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Early in June, the number of new reported coronavirus cases in the U.S. was running at around 23,000 per day, down from a peak of around 35,000. There were around 1,000 deaths per day from the virus, down from a peak of around 2,500.

I thought that, as with major European nations at comparable stages in their pandemics, our daily death would drop by one-half to around 500 at mid-month, and that, accordingly, we would reach the end of the month with around 125,000 reported deaths from the virus. The number of new cases per day seemed harder to predict, inasmuch as it’s partly a function of the amount of tests administered. However, Europe’s experience suggested that the number of reported new cases would decline pretty significantly this month, as well.

Unfortunately, at mid-month the U.S. numbers are worse than I expected. The number of new reported cases per day has ticked slightly up, not down. The number of daily deaths attributed to the virus has decreased a bit, but isn’t at 500. Instead, deaths are averaging closer to 750 per day. (All figures used in this post are from Worldometer.)

Was it inevitable that the number of new cases would rise once states reopened their economies? The European experience suggests it was not.

Italy and Spain were hit harder by the virus than the U.S., per capita. They reopened their economies and have seen both new cases and new deaths continue to plummet.

In Italy, new cases per day are down to around 300. A month ago, they were averaging around 800, down from around 2,000 at the beginning of May and a peak of around 6,000. Deaths per day are averaging less than 50, about one-third of what they were a month ago and down from a peak of nearly 1,000.

The story in Spain is similar — around 250 new cases per day and very few new reported deaths. A month ago, there were around 2,000 new cases per day and 200 deaths. ( New York, by the way, shows almost the same pattern.)

Why were Italy and Spain, but not the U.S, able to see continuous major improvement in their numbers, post lockdown? I’m not sure, but two possibilities come quickly to mind.

One possibility, perhaps the main one, is that, as a nation, we reopened before we had the virus under as much control (and potential control, via contact tracing) as Italy and Spain did. This doesn’t mean the U.S made a mistake in easing our lockdowns when we did. Economic considerations might well have justified the easing. Arguably, they militated in favor easing lockdowns much earlier than we did.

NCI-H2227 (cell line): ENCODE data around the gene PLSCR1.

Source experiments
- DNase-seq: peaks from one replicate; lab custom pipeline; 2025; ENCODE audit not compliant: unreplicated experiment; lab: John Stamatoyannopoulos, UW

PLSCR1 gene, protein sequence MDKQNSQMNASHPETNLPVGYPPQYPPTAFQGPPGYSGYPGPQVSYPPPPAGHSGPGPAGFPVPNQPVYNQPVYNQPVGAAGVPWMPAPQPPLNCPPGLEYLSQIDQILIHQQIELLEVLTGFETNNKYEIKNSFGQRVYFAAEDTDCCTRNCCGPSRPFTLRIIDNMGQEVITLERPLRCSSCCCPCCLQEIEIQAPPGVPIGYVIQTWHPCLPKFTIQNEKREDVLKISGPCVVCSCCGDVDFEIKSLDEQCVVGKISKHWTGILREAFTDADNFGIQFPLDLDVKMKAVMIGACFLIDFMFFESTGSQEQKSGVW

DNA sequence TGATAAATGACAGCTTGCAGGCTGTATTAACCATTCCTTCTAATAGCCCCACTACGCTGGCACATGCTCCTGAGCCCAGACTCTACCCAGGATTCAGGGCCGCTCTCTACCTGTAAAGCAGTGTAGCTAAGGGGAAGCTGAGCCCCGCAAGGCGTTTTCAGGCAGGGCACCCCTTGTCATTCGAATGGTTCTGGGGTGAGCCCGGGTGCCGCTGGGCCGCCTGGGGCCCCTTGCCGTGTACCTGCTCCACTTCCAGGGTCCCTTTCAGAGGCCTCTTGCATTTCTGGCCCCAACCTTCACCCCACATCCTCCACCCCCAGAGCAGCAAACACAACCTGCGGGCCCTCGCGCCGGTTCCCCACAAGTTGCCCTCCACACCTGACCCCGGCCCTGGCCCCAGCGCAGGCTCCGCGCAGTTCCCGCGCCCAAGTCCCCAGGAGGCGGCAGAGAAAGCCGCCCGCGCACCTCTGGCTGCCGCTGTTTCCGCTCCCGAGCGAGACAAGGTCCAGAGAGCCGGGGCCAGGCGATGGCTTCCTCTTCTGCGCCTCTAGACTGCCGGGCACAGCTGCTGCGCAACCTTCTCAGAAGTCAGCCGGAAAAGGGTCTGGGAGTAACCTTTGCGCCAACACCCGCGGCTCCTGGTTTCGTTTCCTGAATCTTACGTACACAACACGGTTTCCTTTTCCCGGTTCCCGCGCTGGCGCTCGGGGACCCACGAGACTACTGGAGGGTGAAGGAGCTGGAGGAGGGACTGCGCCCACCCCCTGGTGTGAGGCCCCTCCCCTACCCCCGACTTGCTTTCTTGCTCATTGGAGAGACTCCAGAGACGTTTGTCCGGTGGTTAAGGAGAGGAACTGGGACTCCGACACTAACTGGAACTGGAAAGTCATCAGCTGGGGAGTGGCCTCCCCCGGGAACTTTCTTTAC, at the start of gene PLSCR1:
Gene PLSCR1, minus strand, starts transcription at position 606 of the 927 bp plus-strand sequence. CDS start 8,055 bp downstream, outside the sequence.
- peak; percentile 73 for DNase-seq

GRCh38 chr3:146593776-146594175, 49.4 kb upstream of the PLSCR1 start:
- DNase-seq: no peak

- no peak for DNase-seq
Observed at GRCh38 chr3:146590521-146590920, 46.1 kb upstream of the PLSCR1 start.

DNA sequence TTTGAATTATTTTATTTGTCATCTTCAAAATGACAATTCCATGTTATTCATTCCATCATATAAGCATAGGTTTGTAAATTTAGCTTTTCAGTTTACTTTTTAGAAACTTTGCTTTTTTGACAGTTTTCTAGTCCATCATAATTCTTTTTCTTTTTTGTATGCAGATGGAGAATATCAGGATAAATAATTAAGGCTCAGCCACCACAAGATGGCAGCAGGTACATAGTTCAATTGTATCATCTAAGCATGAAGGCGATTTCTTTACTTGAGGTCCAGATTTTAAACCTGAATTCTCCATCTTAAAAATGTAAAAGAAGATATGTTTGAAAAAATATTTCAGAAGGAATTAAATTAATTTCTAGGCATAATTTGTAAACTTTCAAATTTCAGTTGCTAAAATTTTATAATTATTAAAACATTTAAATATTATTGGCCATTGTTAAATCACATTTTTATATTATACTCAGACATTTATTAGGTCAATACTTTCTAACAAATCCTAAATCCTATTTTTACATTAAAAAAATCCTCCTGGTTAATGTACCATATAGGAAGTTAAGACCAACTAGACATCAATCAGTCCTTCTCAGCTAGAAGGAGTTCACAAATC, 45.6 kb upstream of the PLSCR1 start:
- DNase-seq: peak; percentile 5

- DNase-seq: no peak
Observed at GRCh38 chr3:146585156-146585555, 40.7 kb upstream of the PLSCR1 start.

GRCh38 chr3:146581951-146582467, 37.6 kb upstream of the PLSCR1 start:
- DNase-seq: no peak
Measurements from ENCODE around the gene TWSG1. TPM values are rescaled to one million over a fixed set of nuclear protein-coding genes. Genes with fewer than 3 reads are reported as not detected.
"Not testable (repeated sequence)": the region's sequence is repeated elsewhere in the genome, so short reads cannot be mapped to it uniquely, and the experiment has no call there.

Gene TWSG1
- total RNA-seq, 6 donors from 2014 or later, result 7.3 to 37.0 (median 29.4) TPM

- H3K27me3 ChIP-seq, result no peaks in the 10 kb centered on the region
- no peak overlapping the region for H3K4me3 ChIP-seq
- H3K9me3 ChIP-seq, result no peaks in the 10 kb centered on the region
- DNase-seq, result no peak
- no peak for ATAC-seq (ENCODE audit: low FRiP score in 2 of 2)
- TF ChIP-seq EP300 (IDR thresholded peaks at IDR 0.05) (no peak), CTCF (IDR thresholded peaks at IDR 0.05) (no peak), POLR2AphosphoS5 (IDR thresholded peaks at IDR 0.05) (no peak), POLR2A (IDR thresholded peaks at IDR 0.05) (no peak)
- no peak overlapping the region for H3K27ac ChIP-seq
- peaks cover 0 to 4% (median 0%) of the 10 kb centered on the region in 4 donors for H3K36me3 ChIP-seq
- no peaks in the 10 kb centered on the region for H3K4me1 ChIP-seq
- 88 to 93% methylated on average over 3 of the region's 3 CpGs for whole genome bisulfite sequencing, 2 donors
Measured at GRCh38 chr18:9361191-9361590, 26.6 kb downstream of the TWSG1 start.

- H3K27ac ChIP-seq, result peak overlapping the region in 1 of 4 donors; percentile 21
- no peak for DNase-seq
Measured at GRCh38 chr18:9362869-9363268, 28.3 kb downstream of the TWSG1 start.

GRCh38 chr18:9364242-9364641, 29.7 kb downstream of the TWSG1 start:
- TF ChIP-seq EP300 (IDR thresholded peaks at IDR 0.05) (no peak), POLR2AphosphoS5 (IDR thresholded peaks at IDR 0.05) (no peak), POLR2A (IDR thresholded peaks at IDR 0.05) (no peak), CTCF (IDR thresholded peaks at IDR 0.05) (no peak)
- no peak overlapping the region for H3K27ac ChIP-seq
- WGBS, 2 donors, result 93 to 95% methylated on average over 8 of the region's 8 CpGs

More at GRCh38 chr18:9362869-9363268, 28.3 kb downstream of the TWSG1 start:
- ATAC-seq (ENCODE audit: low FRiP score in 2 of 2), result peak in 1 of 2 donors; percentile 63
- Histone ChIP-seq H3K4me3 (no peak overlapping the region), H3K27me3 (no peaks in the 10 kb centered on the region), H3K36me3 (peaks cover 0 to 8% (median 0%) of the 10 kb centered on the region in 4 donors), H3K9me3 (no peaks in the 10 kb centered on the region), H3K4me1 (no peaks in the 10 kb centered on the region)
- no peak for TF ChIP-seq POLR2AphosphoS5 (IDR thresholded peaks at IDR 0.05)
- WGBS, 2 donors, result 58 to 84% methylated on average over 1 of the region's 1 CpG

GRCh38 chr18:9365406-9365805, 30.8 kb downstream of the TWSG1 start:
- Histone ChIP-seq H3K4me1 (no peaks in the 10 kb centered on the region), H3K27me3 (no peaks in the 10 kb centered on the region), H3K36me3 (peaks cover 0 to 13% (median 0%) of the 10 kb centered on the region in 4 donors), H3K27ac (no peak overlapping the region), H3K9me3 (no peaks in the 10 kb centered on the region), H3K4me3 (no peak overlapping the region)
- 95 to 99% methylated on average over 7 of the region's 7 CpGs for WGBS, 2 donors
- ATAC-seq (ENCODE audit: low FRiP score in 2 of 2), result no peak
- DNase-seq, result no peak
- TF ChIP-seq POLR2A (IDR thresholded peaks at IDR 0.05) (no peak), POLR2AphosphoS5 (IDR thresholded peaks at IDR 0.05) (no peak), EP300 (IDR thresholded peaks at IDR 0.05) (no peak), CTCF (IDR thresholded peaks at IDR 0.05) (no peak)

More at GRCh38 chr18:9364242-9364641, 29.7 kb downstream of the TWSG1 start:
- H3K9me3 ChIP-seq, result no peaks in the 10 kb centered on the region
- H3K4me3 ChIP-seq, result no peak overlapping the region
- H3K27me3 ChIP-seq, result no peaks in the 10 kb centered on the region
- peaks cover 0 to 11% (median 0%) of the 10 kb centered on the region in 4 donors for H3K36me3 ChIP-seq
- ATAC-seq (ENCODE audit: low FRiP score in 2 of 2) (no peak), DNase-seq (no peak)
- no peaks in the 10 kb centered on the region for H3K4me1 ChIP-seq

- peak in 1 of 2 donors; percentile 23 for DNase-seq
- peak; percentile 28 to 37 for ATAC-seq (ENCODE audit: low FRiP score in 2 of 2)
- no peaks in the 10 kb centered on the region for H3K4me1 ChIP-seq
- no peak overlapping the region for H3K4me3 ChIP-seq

Moreover, we don’t know how Italy and Spain will fare if there’s a second wave of the virus. Perhaps in a second wave, their rates of infection and death will exceed ours and offset the fact that we’re struggling to end the first wave.

Still, from a health standpoint I’d rather be more or less done with the first wave than still struggling with it, as the U.S. is. And it might turn out that nations with the first wave in the rear-view mirror will see their economies rev up faster for that reason.

Another factor that might explain why infections in the U.S. seem, if anything, to be rising is the wave of protests that followed the killing of George Floyd. It’s too early to say for sure that the protests are to blame. However, if they don’t spark a wave of infections, then much of what “science” told us about the need for social distancing was rubbish.

The vast majority of protesters, and the law enforcement officials who responded to their activities, are fairly young. Thus, even if they become infected, their chances of survival are quite good. Similarly, a disproportionate number of those who take advantage of the eased lockdowns will likely be members of age and health categories with excellent survival rates.

These realities, coupled with what seem to be improvements in treating infections, make me cautiously optimistic that U.S. deaths per day, will steadily decline. So far, though, they aren’t declining as quickly as one might reasonably have hoped.

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